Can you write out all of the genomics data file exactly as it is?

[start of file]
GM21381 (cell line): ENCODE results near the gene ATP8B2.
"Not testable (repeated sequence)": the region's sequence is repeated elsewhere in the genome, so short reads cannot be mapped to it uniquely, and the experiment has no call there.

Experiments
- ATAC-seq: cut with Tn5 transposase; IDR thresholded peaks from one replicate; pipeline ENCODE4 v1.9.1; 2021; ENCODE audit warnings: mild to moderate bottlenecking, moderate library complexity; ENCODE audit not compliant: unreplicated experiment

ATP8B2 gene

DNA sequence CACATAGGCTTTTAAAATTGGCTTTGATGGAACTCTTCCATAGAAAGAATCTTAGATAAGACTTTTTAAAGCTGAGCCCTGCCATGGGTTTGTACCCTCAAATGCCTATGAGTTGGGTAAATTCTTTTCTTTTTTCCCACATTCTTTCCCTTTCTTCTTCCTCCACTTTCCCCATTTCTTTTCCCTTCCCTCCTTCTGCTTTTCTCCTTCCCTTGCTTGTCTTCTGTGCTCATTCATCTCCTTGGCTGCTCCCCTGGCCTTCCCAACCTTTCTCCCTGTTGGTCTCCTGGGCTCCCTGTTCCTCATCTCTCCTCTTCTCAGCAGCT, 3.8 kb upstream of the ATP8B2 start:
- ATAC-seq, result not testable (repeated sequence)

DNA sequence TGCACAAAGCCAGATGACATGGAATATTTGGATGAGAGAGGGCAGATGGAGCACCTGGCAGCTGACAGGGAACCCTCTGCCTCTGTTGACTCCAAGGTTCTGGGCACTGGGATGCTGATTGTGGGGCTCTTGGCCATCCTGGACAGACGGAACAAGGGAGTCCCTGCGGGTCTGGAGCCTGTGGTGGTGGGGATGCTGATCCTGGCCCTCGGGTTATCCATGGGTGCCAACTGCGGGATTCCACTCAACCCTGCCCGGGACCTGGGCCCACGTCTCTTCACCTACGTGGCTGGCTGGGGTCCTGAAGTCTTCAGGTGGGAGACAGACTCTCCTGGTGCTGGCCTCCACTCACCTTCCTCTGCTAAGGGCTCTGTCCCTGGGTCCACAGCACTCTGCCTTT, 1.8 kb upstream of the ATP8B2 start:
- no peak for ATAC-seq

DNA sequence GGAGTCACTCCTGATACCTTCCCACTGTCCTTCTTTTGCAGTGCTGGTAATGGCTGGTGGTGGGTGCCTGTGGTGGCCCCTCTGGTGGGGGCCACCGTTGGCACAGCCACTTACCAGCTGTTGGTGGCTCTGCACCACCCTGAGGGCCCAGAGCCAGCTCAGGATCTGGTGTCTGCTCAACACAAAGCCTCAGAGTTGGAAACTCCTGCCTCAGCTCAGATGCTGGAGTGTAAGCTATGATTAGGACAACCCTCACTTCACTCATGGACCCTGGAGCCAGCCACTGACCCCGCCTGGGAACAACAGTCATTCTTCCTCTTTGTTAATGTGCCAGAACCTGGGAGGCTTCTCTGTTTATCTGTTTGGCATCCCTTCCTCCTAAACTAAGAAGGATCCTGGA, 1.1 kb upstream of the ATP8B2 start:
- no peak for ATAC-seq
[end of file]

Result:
GM21381 (cell line): ENCODE results near the gene ATP8B2.
"Not testable (repeated sequence)": the region's sequence is repeated elsewhere in the genome, so short reads cannot be mapped to it uniquely, and the experiment has no call there.

Experiments
- ATAC-seq: cut with Tn5 transposase; IDR thresholded peaks from one replicate; pipeline ENCODE4 v1.9.1; 2021; ENCODE audit warnings: mild to moderate bottlenecking, moderate library complexity; ENCODE audit not compliant: unreplicated experiment

ATP8B2 gene

DNA sequence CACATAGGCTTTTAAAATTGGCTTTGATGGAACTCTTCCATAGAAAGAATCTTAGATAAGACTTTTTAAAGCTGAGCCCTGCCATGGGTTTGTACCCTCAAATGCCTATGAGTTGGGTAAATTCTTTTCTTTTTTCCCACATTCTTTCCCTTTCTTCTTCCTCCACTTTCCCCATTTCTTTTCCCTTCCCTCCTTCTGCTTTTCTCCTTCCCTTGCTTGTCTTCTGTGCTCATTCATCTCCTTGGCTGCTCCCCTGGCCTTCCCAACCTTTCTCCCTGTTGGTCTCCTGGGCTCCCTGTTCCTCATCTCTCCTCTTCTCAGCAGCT, 3.8 kb upstream of the ATP8B2 start:
- ATAC-seq, result not testable (repeated sequence)

DNA sequence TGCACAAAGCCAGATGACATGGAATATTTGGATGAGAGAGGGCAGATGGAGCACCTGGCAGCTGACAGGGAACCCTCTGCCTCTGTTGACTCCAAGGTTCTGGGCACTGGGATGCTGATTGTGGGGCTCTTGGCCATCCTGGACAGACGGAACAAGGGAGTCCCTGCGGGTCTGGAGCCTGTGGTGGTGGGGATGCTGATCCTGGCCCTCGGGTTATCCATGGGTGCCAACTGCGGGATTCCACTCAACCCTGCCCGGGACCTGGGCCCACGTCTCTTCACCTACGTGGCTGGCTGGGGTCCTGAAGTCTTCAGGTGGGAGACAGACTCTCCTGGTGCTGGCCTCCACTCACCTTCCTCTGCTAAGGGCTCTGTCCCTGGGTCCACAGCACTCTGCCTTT, 1.8 kb upstream of the ATP8B2 start:
- no peak for ATAC-seq

DNA sequence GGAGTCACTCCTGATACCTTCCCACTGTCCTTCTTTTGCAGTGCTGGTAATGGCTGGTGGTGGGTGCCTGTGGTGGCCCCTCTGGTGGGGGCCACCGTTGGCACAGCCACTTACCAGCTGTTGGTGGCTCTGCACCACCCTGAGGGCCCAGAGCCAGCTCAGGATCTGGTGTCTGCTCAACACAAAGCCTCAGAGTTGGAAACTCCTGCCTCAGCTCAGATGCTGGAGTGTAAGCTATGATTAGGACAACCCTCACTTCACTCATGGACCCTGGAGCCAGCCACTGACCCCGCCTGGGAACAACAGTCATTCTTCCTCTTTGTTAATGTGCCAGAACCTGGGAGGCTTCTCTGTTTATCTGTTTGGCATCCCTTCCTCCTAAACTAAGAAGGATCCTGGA, 1.1 kb upstream of the ATP8B2 start:
- no peak for ATAC-seq